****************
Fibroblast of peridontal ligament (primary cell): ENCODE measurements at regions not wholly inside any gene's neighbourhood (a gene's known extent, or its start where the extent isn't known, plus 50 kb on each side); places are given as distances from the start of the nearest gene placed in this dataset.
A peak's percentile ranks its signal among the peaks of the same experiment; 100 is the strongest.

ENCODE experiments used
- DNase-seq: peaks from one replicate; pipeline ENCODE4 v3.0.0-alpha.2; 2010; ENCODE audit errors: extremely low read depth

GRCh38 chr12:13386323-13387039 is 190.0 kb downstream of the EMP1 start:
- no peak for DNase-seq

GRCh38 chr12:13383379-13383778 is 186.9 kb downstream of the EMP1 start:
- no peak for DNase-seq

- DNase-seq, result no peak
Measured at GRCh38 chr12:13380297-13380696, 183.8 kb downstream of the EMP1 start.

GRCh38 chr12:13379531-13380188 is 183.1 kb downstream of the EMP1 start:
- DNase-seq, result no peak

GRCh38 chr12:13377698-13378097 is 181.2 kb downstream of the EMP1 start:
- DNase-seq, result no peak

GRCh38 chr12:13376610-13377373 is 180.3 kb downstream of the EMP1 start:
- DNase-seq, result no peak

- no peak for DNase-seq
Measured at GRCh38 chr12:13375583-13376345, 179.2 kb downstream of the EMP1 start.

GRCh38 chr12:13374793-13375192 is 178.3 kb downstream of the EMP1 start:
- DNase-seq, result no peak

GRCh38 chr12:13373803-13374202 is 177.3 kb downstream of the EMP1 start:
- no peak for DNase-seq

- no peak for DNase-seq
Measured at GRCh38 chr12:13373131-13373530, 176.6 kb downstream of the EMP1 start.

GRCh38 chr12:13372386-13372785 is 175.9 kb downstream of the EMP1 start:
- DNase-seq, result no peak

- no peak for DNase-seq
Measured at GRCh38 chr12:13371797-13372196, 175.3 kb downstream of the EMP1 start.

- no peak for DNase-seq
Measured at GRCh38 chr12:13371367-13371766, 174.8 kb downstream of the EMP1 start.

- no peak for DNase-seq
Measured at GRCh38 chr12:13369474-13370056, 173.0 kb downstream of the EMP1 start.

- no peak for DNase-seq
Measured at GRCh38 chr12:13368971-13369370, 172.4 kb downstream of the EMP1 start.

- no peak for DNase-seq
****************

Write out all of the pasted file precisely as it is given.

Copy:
Fibroblast of peridontal ligament (primary cell): ENCODE measurements at regions not wholly inside any gene's neighbourhood (a gene's known extent, or its start where the extent isn't known, plus 50 kb on each side); places are given as distances from the start of the nearest gene placed in this dataset.
A peak's percentile ranks its signal among the peaks of the same experiment; 100 is the strongest.

ENCODE experiments used
- DNase-seq: peaks from one replicate; pipeline ENCODE4 v3.0.0-alpha.2; 2010; ENCODE audit errors: extremely low read depth

GRCh38 chr12:13386323-13387039 is 190.0 kb downstream of the EMP1 start:
- no peak for DNase-seq

GRCh38 chr12:13383379-13383778 is 186.9 kb downstream of the EMP1 start:
- no peak for DNase-seq

- DNase-seq, result no peak
Measured at GRCh38 chr12:13380297-13380696, 183.8 kb downstream of the EMP1 start.

GRCh38 chr12:13379531-13380188 is 183.1 kb downstream of the EMP1 start:
- DNase-seq, result no peak

GRCh38 chr12:13377698-13378097 is 181.2 kb downstream of the EMP1 start:
- DNase-seq, result no peak

GRCh38 chr12:13376610-13377373 is 180.3 kb downstream of the EMP1 start:
- DNase-seq, result no peak

- no peak for DNase-seq
Measured at GRCh38 chr12:13375583-13376345, 179.2 kb downstream of the EMP1 start.

GRCh38 chr12:13374793-13375192 is 178.3 kb downstream of the EMP1 start:
- DNase-seq, result no peak

GRCh38 chr12:13373803-13374202 is 177.3 kb downstream of the EMP1 start:
- no peak for DNase-seq

- no peak for DNase-seq
Measured at GRCh38 chr12:13373131-13373530, 176.6 kb downstream of the EMP1 start.

GRCh38 chr12:13372386-13372785 is 175.9 kb downstream of the EMP1 start:
- DNase-seq, result no peak

- no peak for DNase-seq
Measured at GRCh38 chr12:13371797-13372196, 175.3 kb downstream of the EMP1 start.

- no peak for DNase-seq
Measured at GRCh38 chr12:13371367-13371766, 174.8 kb downstream of the EMP1 start.

- no peak for DNase-seq
Measured at GRCh38 chr12:13369474-13370056, 173.0 kb downstream of the EMP1 start.

- no peak for DNase-seq
Measured at GRCh38 chr12:13368971-13369370, 172.4 kb downstream of the EMP1 start.

- no peak for DNase-seq